08. the armored car robbery in Dead Presidents (1995)
let me be honest: when i think of Dead Presidents, i mostly think of Keith David declaring that Uncle Sam has “money to burn,” and the movie itself covers a LOT of non-heist ground. however, the climax of the film is obviously the inevitably-fucked-up armored car robbery (somewhat based on true events) that also includes a) some iconic face paint and b) one of the few times Chris Tucker doesn’t disgust me with his on-screen work. the latter makes this heist special.

07. the cracking of the bank vault in the Bank Job (2008)
this film was interesting for several reasons: Jason Statham, action star, not being much of an action star and the complicated and mysterious real-world events in British society connected to the heist are two of them. it’s another heist that eats up a lot of the movie (not the majority, but the entire actual cracking of the vault does take a lot of screen time), but it’s nicely done and goes to show these things don’t HAVE to be shoot-outs all the time. and as far as that goes, i’m giving this one the edge over Thief (another non-shoot-out heist film).

06. the disabling of the time locks on the vault in Die Hard (1988)
come to think of it… you could kind of view most of the Die Hard series as a series of heist films, only i don’t really want to do that because, let’s be honest here, they’re action films. and we all know this. and i’ve said it before, but i’ll say it again: Die Hard is the greatest action movie of all time. i won’t belabor that point here, but any robbery of a vault that involves Clarence Gilyard Jr. freaking out like a schoolkid is going to do pretty well on my list.

the Dark Knight
some people aren’t inclined to take many things seriously, but a heist should be one of them

05. the multiple bank robbery in Mesrine: Killer Instinct (2008)
another film (or films, even) that people around these parts may not have seen is “France’s Scarface,” or the two-part Mesrine saga consisting of Mesrine: Killer Instinct and Mesrine: Public Enemy Number One. in the former, Mesrine, who spends a lot of time committing various felonies in various nations, and a partner make a quick-and-to-the-point robbery of a Canadian bank, and then, as the bank’s calling the police, say “fuck it” and rob the bank across the street as well. nothing too fancy here, just an enjoyable heist that’s right to the point.

04. the bank robbery in the Dark Knight (2008)
i remember when this movie was in theaters, and i was hustling it to catch a showing of it, and the ticket-taking guy said, “it’s starting now, and you don’t want to miss the opening.” anyone who’s seen the film knows what he was referring to: the opening scene where the Joker and a band of clown-masked cronies rob a mob-controlled bank. it doesn’t really make a LOT of sense (sure, the Joker’s insane, but we don’t see him kill his underlings like this ever again), but i’ll be damned if it’s not really well executed.

03. the scene where… well, okay, the whole fucking movie of Heist (2001)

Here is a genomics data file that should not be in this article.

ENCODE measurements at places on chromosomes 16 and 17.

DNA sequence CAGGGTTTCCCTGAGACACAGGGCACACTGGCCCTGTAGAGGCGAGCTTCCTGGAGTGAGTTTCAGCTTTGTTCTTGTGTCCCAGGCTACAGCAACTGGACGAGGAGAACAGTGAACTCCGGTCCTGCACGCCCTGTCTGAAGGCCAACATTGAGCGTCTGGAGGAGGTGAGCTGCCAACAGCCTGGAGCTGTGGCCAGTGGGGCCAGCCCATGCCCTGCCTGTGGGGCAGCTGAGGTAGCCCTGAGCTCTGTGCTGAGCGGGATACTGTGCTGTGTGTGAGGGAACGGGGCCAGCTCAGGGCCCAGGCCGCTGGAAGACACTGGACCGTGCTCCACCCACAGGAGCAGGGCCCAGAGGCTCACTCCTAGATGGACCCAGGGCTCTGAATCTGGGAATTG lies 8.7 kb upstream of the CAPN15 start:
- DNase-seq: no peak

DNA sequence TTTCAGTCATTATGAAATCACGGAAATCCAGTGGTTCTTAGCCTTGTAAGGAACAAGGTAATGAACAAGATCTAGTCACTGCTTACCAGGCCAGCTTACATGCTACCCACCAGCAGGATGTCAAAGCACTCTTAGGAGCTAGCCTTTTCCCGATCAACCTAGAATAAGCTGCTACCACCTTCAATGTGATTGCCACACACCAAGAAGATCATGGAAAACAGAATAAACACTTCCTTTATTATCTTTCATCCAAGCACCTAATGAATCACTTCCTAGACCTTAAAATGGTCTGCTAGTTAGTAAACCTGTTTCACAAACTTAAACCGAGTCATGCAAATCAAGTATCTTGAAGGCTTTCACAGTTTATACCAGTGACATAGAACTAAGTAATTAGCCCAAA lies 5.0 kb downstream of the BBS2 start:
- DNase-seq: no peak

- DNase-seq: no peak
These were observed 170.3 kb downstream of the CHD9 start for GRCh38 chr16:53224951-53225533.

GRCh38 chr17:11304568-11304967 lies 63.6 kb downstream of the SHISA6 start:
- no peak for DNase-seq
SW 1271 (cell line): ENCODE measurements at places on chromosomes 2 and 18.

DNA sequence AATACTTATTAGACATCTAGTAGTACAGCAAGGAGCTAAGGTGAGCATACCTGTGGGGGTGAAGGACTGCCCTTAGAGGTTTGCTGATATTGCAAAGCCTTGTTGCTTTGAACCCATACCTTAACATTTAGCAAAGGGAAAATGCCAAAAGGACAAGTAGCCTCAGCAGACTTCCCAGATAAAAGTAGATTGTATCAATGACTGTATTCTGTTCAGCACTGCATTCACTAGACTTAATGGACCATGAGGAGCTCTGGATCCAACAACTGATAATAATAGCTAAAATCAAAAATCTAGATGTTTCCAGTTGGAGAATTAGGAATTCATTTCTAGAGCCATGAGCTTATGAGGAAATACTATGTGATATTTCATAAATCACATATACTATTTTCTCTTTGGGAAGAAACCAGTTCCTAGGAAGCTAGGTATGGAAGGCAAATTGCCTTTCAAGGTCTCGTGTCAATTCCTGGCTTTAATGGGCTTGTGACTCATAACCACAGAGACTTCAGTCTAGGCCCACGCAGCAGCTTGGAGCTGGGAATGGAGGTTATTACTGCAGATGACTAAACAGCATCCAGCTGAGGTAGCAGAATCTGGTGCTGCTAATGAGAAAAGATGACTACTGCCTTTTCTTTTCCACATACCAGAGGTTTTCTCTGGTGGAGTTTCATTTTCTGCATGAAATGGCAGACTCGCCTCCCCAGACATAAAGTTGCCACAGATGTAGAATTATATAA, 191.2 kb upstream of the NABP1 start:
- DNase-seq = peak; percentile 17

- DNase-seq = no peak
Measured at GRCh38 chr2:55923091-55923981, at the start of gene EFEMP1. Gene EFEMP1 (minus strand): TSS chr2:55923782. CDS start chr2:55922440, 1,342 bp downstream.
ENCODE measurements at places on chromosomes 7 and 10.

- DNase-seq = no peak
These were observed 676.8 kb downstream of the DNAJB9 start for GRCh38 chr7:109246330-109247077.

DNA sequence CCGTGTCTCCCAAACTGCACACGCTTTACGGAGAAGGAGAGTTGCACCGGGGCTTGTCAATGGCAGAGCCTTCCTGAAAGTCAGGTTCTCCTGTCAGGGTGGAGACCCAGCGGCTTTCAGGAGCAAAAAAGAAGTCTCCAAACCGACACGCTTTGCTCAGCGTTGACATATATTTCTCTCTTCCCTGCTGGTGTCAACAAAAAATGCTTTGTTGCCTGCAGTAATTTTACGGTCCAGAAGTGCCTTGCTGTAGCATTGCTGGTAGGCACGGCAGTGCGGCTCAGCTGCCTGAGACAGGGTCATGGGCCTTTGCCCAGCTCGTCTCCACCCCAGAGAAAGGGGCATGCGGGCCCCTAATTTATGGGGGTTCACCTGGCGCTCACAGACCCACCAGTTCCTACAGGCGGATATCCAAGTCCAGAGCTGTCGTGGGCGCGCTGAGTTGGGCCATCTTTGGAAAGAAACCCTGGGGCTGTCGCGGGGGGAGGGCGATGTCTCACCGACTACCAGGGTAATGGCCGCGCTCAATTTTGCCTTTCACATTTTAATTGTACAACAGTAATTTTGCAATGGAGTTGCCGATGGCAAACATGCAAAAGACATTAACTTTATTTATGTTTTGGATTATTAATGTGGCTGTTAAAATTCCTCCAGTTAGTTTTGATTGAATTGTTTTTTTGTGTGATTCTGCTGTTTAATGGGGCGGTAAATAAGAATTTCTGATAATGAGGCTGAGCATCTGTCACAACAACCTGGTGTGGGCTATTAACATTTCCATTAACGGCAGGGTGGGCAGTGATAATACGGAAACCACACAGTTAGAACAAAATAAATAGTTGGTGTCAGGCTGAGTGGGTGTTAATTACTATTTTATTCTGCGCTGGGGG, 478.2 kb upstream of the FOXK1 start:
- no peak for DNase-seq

Heist should probably have been titled That Movie Mamet Wrote Where Guys Are Flip The Whole Time And Then All The Gold Is Stolen; there’s a fairly slick actual heisting of gold in the movie, but it’s so much of the film and so much of the film is an elaborate con that i don’t even want to try and separate it out. just enjoy all the dialogue (which i think we all know is Mamet’s thing) and the times when Gene Hackman still acted.

02. the silent half-hour burglary of the jewelry shop in Rififi (1955)
a lot of people i know won’t ever watch Rififi (it’s a black-and-white French movie from the 1950s), but those that have know the heist had to show up on here: Jules Dassin shoots a sequence in real time where the criminal characters cut their way into a first-floor jewelry shop and rob it in dead silence. this might not seem like the most exciting half-hour of film… but damn if it isn’t exceptionally well-done. just don’t try to watch it if you DEMAND action.

Heat
speed (and proper use of the bolt release) are key in situations like this

01. the bank robbery and massive shoot-out in Heat (1995)
a probably apocryphal story tells of a Special Forces instructor screening the sequence where Val Kilmer is firing at police officers in this massive shoot-out, reloading with exceptional speed and then continuing to shoot; it probably never happened (although maybe it did), but it certainly SHOULD have. Heat will always be the high-point of Michael Mann’s undying effort to tie intense, realistic action to drama, and this heist is not getting topped easily, not even by some magical adventure through the brain of an Irishman.

okay, that’ll do it for this week; maybe next week, some actual content? unlikely, but we’ll see!

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2 Responses to “you see me doin’ thrill-seeker liquor store holdups with a “born to lose” tattoo on my chest?”

  1. Greg Davis says:

    You might want to consider taking in “The Great Train Robbery” with Donald Sutherland, and for a humorous counterpoint, the gold heist in “After the Fox.”

  2. janklow says:

    i don’t know if i trust that Mr. X guy…